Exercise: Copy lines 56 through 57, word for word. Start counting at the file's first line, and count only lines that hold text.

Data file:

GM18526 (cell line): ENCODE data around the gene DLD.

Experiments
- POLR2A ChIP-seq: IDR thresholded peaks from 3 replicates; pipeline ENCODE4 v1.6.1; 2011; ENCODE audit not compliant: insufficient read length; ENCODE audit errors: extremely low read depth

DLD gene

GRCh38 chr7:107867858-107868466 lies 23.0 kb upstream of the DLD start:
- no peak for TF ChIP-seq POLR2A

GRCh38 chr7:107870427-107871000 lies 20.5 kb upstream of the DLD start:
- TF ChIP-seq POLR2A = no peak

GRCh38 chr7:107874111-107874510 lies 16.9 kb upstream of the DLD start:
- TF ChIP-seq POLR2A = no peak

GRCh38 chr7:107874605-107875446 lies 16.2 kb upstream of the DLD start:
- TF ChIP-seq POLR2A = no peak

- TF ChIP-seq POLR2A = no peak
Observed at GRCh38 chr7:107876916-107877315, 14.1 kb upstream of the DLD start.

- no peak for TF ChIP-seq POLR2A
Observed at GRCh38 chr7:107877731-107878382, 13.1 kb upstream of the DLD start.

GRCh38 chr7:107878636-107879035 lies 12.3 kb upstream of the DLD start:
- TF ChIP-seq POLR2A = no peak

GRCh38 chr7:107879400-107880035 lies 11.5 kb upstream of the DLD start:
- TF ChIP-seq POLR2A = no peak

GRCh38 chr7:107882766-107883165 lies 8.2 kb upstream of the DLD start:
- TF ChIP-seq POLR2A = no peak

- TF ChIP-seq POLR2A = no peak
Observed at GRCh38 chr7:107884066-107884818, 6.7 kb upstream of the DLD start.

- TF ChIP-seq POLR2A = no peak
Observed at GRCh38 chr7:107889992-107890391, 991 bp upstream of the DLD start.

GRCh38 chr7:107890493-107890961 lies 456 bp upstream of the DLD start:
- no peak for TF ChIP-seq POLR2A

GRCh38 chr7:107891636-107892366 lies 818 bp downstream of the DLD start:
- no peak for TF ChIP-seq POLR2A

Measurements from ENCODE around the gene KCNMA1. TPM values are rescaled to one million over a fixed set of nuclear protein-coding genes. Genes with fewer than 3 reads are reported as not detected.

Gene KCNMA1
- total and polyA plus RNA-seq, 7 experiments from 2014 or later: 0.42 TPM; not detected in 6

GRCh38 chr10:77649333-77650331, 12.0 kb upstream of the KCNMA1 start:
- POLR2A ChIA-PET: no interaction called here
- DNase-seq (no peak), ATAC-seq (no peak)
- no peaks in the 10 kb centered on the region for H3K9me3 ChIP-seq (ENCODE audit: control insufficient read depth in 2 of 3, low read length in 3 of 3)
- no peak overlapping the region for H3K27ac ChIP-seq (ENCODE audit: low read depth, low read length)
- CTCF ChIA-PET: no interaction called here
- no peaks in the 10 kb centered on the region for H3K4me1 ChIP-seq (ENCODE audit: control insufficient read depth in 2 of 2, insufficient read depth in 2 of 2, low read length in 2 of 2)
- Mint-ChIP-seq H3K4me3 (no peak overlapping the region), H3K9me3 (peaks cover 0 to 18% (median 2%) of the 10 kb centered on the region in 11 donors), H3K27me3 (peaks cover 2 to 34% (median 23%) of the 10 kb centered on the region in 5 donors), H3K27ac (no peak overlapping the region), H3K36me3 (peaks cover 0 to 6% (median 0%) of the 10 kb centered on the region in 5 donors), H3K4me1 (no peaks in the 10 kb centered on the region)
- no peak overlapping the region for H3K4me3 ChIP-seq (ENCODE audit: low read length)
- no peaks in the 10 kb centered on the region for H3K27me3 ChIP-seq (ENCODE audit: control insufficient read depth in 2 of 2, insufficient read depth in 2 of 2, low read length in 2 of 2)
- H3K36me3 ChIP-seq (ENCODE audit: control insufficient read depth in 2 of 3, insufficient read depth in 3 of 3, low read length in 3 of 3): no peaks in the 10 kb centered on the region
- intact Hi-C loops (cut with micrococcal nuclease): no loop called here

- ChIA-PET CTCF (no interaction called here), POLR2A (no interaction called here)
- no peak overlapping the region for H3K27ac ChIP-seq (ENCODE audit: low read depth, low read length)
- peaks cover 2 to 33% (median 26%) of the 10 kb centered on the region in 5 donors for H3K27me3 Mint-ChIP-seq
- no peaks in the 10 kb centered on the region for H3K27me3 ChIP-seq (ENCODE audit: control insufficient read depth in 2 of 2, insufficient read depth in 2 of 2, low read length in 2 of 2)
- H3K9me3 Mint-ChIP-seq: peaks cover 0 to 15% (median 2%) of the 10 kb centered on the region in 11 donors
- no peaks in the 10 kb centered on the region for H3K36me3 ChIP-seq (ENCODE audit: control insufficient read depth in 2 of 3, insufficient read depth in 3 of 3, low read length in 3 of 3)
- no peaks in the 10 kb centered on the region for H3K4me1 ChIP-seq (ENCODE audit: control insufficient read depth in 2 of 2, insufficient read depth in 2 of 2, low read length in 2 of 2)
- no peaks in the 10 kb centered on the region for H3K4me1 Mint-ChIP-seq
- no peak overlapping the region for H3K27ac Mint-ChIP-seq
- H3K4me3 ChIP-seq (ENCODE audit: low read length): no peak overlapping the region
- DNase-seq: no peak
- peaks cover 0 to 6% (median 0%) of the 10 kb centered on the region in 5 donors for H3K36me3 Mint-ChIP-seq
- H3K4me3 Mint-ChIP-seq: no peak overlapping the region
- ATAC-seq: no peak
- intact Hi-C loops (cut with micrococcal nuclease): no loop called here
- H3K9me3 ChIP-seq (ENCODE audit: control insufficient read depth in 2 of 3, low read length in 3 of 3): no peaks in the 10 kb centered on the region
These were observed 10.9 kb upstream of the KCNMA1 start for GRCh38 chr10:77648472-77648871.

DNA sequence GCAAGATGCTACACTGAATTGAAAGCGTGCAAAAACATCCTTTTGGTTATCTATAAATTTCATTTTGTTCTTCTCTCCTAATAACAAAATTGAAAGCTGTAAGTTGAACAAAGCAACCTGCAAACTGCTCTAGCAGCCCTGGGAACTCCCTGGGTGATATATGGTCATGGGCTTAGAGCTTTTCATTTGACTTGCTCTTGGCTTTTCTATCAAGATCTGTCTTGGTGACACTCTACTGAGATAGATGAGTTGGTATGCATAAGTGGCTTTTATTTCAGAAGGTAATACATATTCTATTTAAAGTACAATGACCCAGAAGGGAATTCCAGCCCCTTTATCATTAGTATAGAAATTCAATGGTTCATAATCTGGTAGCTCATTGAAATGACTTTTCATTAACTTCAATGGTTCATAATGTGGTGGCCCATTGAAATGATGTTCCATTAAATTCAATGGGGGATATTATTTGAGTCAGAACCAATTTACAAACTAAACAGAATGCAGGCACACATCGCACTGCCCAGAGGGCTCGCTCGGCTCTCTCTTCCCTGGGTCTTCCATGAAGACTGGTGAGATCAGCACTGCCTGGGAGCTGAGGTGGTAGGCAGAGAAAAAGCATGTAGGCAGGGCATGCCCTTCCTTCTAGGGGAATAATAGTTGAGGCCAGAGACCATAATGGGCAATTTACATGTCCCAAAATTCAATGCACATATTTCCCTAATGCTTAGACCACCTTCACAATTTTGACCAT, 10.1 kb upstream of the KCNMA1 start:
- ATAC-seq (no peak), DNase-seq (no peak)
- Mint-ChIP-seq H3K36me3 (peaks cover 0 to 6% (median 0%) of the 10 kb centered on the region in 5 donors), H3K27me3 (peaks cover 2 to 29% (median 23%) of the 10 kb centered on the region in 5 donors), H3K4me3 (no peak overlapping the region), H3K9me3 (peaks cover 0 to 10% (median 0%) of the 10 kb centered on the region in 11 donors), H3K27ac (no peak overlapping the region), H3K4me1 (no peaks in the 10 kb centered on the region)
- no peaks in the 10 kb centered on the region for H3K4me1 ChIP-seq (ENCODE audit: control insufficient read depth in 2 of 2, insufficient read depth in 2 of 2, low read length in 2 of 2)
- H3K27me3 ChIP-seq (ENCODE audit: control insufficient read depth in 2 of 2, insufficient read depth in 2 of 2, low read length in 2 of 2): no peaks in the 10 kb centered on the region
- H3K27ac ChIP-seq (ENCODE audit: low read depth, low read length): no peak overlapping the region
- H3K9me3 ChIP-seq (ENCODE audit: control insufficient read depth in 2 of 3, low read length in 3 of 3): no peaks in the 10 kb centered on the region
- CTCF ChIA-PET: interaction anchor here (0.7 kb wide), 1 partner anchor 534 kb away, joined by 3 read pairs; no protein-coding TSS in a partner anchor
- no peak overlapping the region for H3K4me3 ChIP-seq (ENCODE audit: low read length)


- DNase-seq: no peak
- peaks cover 0 to 6% (median 0%) of the 10 kb centered on the region in 5 donors for H3K36me3 Mint-ChIP-seq